Shortly after the ceremony, Bremer flew by helicopter to Baghdad's main airport and departed, after 13 months in office.
"We would like to express our thanks to our friends in the coalition," Allawi said in brief remarks before the transfer. "We want to tell them that all the sacrifices will not go in vain. We are determined to continue. We are committed. There's no way to turn back."
Occupation officials said that despite the security setbacks, they'd laid the groundwork for Iraq to become an economically vibrant, pluralistic democracy. They pointed out that they established a new currency and banking system, passed laws to promote foreign investment, set up hundreds of local councils, and had begun renovating huge swaths of infrastructure.
Still, Allawi, a former agent of U.S. and British intelligence services who spent years in exile plotting unsuccessfully to overthrow Saddam, is inheriting a California-sized nation of 26 million people that's wracked by ethnic tension, short of basic services and under threat from a shadowy insurgent movement that seems to be improving its tactics.
Allawi vowed Monday to restore order, and hinted that he may impose martial law. But he's restricted by Iraq's temporary constitution, which includes civil rights guarantees. His caretaker government's long-term role is to steer the country toward free elections in January.
The power transfer means that Allawi and his 33-member Cabinet now control the government and its ministries, which employ more than a million people and reach into all levels of society. To support its authority, the interim regime will have to call on what by all accounts are undertrained, poorly equipped security forces. An American general remains in charge of training the new Iraqi army.
Indeed, the fact that nearly 160,000 multinational troops will remain in the country may make it difficult for average Iraqis to accept that the "occupation," in the practical as opposed to legal sense, has ended.
The troops will continue to conduct patrols and raids in search of insurgents, closing roads, stopping cars and breaking down doors when they deem it necessary, sometimes without consulting Iraqi authorities. Officials say they are still negotiating how U.S. forces will coordinate with the Iraqi government.
Yet to many in this proud country, the restoration of sovereignty is an important step.
"There is a big difference between yesterday and today," said Muwaffak al Rubaie, Allawi's national security adviser. "There is a difference between an occupied country with an occupying army ... and a free country with full sovereignty. Today, the Iraqis have become able to express their visions and views on how to reconstruct a unified democratic federal Iraq ...''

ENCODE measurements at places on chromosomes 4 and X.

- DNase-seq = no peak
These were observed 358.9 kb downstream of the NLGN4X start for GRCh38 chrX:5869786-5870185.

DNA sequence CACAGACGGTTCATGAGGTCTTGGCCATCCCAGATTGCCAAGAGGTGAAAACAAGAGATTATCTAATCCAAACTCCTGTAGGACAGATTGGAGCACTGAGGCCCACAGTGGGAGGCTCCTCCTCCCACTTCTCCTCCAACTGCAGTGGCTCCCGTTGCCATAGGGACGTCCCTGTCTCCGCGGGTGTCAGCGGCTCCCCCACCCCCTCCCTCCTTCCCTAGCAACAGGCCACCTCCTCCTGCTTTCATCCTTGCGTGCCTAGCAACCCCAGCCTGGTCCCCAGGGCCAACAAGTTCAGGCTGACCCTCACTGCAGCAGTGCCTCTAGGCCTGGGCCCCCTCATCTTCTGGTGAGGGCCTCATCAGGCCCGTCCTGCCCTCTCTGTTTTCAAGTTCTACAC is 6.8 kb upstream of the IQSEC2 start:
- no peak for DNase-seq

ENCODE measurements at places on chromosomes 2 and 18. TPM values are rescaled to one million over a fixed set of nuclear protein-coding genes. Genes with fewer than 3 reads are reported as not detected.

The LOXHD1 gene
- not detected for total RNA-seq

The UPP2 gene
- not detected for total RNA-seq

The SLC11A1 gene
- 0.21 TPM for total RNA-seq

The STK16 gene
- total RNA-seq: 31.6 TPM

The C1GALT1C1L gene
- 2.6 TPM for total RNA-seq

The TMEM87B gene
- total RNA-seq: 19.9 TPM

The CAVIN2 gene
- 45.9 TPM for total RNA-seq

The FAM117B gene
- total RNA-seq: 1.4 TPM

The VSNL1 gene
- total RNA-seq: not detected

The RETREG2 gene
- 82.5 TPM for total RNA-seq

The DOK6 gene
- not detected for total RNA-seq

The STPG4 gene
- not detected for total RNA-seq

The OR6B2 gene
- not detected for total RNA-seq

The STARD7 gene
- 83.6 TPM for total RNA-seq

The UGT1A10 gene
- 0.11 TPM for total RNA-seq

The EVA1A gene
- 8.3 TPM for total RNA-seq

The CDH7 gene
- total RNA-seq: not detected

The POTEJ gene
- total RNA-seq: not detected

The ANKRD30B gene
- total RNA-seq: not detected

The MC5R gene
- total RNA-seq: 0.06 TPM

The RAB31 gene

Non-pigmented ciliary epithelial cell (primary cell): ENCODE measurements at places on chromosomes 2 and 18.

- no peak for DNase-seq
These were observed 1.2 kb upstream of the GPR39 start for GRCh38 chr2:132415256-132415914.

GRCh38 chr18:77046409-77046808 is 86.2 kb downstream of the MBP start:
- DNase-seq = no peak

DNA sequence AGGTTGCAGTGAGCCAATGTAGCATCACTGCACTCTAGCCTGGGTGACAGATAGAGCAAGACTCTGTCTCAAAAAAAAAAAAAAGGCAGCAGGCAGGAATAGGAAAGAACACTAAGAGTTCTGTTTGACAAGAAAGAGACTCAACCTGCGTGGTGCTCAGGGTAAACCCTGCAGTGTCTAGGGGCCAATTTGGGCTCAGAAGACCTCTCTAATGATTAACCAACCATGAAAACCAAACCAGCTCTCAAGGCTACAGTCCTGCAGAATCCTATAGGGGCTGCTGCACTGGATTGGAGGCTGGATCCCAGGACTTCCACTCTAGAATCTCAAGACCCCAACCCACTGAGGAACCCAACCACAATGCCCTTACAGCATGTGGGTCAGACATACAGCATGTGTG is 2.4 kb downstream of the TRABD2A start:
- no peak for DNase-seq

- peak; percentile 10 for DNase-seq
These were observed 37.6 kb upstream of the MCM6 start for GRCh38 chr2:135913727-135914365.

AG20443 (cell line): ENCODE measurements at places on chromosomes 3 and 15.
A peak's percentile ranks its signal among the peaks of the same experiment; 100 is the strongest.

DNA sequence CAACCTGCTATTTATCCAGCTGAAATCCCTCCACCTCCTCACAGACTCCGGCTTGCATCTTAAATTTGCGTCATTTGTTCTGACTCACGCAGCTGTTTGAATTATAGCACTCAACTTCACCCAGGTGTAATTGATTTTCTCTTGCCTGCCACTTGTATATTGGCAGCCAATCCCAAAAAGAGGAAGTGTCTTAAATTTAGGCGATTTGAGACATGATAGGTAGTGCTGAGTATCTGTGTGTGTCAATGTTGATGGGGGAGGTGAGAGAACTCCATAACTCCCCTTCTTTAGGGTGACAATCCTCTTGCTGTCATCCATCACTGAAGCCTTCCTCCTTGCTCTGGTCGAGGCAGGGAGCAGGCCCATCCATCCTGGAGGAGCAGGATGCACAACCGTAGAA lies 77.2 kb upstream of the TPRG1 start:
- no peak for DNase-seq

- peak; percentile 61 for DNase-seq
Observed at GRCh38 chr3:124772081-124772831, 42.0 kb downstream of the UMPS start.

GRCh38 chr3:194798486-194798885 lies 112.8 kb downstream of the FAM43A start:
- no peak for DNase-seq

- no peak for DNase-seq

The United States will continue to play a dominant role in reconstruction, mainly because it controls the bulk of the available money, the $18.4 billion congressional appropriation that's now being billed as a gift from the United States to the people of Iraq.
The Pentagon-run Program Management Office, which is in charge of the money, has awarded contracts to oversee the work mainly to large U.S.-based firms.
Although an Iraqi flag was raised over the Green Zone on Monday, the United States had announced no plans to move out of Saddam's former Republican Palace there, and American troops were still guarding it. A new U.S. Embassy, the world's largest, is being built in the vicinity.
In a brief question and answer session with reporters after the ceremony, Bremer, who has come under heavy criticism in recent weeks as pundits have assessed the occupation's shortcomings, was asked whether the war and its aftermath was "worth it," for the Iraqi people and for him.
"There's no question the liberation of Iraq was a great and noble thing," he replied. "Anybody who has any doubts about whether Iraq's a better place today than it was 14 months ago, go down to see the mass graves of Hillah. Or visit Halabja, where Saddam gassed thousands of people. Or see any of the torture chambers or rape rooms around this country.
"And anybody who has seen those things, as I have, will know what I know, which is that Iraq is a much better place. It's absolutely been worth it. No doubt there will be challenges ahead. But I am delighted to have been able to play a role here in the stabilization part of Operation Iraqi Freedom."
(c) 2004, Knight Ridder/Tribune Information Services.